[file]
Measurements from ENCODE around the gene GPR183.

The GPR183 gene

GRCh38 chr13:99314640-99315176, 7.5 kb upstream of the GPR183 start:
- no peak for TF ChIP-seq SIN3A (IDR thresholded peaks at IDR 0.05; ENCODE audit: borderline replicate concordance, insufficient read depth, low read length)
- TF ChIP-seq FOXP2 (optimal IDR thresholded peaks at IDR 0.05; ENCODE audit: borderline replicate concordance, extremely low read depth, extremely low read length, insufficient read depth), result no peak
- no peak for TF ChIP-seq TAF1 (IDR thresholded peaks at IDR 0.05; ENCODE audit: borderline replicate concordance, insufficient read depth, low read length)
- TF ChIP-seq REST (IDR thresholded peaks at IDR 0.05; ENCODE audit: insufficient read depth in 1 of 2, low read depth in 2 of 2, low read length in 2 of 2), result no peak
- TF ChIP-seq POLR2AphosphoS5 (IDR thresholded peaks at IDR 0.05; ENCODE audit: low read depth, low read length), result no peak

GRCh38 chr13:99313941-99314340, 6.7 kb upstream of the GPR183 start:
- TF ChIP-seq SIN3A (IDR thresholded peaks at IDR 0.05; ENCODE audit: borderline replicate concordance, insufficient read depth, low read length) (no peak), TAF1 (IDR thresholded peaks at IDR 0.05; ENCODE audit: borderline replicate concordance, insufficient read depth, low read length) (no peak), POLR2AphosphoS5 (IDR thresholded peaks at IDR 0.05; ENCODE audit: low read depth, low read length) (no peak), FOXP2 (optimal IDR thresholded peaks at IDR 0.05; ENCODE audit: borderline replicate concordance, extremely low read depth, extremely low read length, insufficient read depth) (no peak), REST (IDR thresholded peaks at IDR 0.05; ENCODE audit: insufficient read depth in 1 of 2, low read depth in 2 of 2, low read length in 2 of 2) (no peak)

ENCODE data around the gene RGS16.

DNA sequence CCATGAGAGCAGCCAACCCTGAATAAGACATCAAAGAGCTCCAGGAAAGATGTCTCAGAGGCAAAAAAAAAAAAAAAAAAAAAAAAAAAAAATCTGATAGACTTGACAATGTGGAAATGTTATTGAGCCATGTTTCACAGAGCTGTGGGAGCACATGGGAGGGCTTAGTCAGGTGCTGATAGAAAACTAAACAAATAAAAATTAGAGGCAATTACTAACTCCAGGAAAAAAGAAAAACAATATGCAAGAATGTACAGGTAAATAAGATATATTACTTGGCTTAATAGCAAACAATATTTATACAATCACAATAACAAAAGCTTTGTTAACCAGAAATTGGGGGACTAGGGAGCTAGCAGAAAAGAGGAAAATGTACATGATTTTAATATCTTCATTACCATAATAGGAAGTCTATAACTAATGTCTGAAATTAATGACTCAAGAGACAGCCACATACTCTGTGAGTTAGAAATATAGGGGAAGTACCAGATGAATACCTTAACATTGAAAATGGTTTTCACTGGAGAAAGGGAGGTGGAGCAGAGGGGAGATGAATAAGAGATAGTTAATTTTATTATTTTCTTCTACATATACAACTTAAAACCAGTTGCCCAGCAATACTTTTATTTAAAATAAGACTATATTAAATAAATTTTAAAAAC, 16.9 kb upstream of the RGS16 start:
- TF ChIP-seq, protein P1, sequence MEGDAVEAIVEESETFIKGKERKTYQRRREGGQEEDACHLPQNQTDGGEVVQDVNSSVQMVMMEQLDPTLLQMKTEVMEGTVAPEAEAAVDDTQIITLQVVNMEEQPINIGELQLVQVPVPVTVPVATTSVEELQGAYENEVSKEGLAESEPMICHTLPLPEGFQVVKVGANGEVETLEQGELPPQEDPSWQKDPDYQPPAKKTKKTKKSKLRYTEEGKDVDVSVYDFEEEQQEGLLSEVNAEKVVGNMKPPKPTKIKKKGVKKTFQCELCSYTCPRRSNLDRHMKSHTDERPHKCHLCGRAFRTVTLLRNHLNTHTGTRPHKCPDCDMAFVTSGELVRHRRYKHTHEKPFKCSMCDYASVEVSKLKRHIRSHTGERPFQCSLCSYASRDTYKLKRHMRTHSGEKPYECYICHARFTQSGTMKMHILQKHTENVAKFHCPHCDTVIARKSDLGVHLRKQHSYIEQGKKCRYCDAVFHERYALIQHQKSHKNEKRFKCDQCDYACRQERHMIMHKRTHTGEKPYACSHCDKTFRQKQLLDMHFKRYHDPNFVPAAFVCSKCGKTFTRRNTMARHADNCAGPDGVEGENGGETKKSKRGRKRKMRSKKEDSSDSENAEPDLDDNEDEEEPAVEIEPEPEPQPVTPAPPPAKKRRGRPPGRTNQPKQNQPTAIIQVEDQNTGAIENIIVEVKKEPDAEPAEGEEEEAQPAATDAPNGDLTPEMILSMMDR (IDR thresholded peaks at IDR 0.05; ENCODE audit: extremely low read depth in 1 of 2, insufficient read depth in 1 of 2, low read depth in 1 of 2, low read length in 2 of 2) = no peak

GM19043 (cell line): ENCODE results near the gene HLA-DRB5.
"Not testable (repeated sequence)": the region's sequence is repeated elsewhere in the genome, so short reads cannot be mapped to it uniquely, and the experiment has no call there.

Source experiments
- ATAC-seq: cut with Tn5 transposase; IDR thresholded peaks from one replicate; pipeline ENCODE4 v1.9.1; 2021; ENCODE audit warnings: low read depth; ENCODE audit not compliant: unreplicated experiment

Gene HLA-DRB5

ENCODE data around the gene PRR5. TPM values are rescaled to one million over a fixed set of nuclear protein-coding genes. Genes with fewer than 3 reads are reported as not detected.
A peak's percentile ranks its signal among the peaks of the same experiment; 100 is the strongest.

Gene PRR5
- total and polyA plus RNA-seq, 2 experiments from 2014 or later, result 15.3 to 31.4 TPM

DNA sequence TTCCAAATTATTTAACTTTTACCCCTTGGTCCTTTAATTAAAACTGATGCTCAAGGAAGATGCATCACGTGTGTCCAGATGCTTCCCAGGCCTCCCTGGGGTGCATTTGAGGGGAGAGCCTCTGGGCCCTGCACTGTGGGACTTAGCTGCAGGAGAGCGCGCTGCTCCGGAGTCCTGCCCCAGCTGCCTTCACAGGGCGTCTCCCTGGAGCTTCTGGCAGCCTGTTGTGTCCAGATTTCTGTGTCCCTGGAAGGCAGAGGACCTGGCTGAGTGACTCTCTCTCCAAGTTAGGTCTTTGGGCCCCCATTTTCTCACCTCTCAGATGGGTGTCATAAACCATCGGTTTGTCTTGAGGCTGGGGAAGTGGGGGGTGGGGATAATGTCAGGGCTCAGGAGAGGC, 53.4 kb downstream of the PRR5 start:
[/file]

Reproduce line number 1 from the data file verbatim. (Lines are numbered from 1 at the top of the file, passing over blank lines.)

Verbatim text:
Measurements from ENCODE around the gene GPR183.